It’s 2012: Let’s Roll Up Our Sleeves and Get to Work

Happy New Year, everyone!

I want to welcome you and your business to 2012.

Unfortunately, in business we can’t just say, “Well, it’s a New Year. All from last year is forgotten. Here’s a totally fresh start. Yeehaw.” (Presumably, the yeehaw would have an exclamation point at the end, but that’s somewhat challenging in this fantasy statement since it can’t really happen.)

Despite the inevitability of continuity, some things from 2011 can be halted and considered “past problems” in some sense. For instance, though there are exceptions, by and large, the tax year of 2011 is now over. You may have concerns about what happened and spend the next four months dealing with them, but they’ve happened. You can’t change what happened – only handle it. There’s something relieving about that.

Also, it’s a new quarter. If you took a loss last quarter – or last year – that loss is definitely going to affect you and your business. There’s no getting around that. But it’s a fresh quarter and a fresh year, and that means a chance to make some changes, some positive impressions and, hopefully, some money. That is what you’re in the business of doing, right?

With the Holidays over, December – also known as the Month of Distractions – is behind us. People will return to their regular schedules. Children will go back to school (soon). If you’re in retail and prepare all year for December, only to hold onto your hat while it barrels you over, then normalcy has returned.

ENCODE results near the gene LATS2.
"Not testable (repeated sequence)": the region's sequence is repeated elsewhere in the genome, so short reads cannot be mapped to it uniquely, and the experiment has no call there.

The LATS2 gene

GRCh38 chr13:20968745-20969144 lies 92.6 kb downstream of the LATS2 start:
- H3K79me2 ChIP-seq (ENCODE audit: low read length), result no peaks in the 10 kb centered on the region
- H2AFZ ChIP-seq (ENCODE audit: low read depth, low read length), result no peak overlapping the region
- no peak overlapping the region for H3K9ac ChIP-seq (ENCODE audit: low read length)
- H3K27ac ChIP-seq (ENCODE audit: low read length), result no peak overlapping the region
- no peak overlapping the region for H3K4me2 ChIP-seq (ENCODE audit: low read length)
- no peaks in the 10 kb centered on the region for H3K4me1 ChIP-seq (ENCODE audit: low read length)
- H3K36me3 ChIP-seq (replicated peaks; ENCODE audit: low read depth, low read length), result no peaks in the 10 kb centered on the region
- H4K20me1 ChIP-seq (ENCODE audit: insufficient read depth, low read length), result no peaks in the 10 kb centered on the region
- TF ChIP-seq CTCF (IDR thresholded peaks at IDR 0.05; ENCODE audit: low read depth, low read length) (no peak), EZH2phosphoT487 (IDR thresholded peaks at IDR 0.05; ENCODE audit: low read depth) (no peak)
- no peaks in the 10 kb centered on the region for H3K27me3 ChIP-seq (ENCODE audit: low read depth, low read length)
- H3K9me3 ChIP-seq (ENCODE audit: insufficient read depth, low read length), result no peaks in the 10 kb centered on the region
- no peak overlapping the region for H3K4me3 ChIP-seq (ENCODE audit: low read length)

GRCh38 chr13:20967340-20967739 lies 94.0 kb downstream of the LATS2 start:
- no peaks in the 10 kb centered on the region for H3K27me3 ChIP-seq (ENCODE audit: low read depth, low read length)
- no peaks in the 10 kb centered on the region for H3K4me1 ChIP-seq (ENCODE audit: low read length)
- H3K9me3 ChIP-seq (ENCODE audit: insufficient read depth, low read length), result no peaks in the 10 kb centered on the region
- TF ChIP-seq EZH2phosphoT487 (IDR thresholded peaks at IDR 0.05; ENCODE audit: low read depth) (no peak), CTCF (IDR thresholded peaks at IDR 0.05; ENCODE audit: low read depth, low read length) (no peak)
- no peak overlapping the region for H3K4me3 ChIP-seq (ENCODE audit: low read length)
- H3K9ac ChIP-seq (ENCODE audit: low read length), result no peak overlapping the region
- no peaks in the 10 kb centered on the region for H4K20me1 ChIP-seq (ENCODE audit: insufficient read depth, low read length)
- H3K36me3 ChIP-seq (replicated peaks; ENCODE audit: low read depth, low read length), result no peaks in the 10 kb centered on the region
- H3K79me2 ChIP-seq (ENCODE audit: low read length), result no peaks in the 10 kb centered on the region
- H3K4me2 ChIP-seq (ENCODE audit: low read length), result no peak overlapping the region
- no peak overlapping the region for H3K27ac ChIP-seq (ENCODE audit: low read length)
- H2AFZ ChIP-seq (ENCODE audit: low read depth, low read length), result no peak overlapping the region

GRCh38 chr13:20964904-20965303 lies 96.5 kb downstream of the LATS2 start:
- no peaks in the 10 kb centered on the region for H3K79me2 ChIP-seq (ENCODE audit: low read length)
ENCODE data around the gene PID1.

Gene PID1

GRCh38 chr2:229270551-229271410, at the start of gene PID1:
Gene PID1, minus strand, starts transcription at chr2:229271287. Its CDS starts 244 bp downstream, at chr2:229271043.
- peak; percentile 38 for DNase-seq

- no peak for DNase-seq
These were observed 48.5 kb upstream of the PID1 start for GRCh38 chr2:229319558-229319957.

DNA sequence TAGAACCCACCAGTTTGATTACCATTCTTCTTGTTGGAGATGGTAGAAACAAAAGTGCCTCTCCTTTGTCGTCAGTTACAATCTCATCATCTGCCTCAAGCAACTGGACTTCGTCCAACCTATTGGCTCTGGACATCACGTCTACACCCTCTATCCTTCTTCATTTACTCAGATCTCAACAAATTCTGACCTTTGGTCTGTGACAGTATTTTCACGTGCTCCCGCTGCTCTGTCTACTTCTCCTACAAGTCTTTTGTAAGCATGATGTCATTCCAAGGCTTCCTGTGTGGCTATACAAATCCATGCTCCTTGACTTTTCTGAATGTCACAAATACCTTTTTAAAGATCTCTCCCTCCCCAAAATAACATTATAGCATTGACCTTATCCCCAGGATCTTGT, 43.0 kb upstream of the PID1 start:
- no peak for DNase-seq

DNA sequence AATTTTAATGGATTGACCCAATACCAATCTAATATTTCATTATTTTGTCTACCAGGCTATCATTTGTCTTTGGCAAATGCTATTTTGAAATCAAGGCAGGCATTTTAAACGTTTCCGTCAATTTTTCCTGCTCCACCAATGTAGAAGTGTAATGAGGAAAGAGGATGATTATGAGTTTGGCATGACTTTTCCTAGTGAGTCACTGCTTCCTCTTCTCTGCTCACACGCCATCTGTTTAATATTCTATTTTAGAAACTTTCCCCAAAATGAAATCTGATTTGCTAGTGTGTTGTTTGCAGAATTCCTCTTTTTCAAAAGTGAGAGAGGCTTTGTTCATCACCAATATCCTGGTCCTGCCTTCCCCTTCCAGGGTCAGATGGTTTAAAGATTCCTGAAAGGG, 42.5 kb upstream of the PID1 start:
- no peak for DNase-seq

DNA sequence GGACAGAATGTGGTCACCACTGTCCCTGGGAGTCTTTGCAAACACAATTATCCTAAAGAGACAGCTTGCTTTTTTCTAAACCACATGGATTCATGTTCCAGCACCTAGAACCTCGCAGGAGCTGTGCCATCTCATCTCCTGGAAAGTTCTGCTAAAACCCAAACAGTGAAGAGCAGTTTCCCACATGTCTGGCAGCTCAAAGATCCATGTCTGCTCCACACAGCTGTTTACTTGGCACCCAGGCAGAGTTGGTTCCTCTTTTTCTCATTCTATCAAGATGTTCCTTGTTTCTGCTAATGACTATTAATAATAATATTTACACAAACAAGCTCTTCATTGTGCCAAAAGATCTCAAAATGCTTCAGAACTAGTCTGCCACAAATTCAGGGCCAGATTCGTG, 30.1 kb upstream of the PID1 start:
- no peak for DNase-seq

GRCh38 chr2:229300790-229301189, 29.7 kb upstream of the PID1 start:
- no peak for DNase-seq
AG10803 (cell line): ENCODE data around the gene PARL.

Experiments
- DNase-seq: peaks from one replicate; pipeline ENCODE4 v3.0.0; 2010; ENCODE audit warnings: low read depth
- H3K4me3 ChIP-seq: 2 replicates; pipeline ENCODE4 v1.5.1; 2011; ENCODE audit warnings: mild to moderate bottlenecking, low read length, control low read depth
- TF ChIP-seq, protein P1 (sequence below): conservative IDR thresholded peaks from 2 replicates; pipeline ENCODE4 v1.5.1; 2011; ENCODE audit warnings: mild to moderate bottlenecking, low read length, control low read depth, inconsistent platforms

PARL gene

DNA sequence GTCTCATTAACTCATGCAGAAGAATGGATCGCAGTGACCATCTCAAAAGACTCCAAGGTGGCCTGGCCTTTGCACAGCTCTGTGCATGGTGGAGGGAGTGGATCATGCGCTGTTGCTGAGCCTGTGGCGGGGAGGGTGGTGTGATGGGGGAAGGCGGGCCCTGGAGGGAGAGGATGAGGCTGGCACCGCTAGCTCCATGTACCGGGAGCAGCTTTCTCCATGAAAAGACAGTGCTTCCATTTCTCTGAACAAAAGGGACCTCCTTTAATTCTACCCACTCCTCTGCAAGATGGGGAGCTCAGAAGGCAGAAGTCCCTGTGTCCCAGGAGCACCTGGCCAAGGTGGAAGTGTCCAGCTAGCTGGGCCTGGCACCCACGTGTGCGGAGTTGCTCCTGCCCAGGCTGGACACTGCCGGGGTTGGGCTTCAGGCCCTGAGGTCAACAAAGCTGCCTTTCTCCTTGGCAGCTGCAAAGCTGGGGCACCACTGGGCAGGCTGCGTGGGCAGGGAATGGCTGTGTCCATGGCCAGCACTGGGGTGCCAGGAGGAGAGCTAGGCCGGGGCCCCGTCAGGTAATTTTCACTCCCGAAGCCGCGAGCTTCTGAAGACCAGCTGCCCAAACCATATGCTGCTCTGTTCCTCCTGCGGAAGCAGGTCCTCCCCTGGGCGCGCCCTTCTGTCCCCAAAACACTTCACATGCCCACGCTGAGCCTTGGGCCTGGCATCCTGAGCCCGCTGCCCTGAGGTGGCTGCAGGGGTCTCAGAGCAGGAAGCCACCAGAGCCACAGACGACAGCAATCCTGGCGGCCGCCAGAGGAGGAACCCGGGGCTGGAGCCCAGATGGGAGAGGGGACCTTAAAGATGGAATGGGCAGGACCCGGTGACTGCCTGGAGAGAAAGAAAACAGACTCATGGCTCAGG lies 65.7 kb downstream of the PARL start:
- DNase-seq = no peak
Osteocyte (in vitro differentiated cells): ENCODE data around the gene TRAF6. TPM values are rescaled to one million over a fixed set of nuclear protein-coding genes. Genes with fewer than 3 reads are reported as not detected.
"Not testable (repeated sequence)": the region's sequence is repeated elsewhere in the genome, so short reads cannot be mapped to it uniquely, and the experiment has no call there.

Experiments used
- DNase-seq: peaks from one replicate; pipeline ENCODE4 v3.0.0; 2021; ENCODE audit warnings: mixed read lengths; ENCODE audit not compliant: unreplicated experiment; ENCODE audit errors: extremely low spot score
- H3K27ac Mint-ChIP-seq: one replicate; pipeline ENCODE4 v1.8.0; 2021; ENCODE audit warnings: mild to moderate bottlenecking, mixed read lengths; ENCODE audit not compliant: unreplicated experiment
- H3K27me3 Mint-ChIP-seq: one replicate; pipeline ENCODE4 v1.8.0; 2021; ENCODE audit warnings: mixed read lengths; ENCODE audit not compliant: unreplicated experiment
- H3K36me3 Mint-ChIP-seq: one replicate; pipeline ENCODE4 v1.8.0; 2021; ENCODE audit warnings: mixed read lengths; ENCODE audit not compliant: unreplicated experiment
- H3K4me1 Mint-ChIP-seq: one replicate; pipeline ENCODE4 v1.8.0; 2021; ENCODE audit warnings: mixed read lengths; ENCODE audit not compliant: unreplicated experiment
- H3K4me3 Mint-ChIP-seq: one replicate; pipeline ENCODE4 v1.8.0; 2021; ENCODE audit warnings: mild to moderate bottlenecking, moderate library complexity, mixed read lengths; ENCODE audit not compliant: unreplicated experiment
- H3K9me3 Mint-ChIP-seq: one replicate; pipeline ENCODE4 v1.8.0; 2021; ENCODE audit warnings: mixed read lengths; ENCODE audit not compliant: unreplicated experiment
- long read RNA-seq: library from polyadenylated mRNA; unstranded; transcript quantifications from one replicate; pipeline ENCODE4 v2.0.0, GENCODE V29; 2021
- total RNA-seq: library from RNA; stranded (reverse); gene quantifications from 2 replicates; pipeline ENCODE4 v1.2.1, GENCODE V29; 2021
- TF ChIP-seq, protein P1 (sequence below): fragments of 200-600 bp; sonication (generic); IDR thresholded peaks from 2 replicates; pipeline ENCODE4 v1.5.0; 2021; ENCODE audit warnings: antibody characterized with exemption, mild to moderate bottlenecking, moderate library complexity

That all means that the New Year can be a time for fresh starts, new ideas and inspiration. I’m not one for the New Year’s Resolution Bandwagon (it’s fraught with problems, not the least of which is a total lack of stick-to-it-iveness), but there is something to be gained by using our culture’s mental break between years in order to be an inspirational leader who motivates one’s team and company to rally around strengths and successes and have a great year. If last year was a tough one for your company – as it was for many companies – you’re going to need to be that kind of leader today, this week, this month, this quarter and this year.

Business isn’t easy. If it were, everyone would be doing it. It takes hard work, dedication and a dash of luck. Whether 2011 was the best year ever or the worst on record, take the first work day of the New Year as a time to get back to business and refocus your company and your team. As a turnaround manager, it’s my job to roll up my sleeves, get down in the trenches and get dirty. If all business leaders did that, I wouldn’t have to. My advice to you is to do just that: roll up your sleeves and get to work.

If you are stuck and aren’t sure what to do and how to handle your business, your team, your finances and your general situation, then I want you to start by reviewing my five articles that ended 2011 about Resolutions for Your Business in 2012. Each of them is just as relevant in its own way right now as it was in 2011. These are ways to think about your business and get started in the New Year – an important balance of continuity with the past and innovation for the future.

Ensure continuity and preserve a feeling of consistency for your business and personnel.

Think about a contingency plan in case of an emergency.

Sit down and review your business’ financial documents.

Analyze not just your business, but also your business environment.